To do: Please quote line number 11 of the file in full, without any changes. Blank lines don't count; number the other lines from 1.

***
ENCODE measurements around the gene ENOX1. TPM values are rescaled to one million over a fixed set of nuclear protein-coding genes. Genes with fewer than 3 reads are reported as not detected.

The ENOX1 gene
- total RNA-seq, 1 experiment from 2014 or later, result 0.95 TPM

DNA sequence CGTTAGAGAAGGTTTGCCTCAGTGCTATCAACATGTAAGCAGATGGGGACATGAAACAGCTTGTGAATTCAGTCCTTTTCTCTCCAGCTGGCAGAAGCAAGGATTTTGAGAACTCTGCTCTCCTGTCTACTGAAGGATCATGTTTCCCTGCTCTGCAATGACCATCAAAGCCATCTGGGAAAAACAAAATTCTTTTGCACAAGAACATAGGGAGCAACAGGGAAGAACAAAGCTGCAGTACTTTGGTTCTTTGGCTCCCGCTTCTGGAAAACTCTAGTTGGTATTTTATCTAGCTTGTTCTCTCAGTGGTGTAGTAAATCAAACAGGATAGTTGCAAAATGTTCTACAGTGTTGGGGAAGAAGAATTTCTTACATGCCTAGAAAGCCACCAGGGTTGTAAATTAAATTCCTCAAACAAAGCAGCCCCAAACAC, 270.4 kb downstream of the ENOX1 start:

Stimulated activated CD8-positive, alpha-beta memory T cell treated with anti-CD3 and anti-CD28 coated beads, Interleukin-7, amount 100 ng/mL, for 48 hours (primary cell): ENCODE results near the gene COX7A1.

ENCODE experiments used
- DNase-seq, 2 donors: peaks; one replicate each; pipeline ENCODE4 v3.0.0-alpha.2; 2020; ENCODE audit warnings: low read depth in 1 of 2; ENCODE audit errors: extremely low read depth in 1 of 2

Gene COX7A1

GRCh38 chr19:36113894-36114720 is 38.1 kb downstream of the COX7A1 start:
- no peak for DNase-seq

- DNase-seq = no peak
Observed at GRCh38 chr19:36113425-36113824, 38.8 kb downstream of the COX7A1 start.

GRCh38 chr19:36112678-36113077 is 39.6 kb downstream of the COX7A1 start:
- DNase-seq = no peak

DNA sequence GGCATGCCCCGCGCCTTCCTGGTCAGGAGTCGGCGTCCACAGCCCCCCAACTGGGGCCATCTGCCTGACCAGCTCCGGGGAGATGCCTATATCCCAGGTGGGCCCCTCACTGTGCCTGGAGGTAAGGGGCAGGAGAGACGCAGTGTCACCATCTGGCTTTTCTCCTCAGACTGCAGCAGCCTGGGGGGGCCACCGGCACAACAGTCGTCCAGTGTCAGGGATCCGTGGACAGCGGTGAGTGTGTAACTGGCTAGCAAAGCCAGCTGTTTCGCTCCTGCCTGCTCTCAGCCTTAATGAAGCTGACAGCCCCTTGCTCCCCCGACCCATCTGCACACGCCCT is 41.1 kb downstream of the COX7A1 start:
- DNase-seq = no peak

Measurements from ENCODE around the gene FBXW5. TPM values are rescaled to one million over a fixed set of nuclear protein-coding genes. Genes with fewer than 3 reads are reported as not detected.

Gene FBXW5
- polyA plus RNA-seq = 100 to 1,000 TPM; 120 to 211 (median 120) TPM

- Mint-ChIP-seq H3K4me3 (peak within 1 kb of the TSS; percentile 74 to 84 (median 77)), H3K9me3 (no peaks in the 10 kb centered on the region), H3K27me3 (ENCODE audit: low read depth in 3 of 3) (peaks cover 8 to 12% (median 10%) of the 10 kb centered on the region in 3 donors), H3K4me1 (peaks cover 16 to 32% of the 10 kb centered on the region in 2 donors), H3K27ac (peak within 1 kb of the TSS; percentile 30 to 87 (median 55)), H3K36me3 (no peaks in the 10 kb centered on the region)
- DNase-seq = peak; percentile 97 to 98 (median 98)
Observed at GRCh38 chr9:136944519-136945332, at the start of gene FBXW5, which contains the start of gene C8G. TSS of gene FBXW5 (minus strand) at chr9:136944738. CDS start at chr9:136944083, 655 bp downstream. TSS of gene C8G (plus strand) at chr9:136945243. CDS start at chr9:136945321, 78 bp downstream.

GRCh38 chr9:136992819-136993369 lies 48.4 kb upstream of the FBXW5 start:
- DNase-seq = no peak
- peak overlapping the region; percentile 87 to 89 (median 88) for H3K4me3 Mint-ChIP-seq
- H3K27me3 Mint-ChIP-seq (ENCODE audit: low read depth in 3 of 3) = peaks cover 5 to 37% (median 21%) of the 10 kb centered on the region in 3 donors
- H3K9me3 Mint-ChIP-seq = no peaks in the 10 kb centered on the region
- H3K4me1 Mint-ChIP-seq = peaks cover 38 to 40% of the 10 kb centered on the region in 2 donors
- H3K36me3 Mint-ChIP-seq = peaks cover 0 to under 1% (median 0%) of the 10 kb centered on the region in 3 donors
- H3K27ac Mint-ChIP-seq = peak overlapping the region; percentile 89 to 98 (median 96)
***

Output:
- DNase-seq = no peak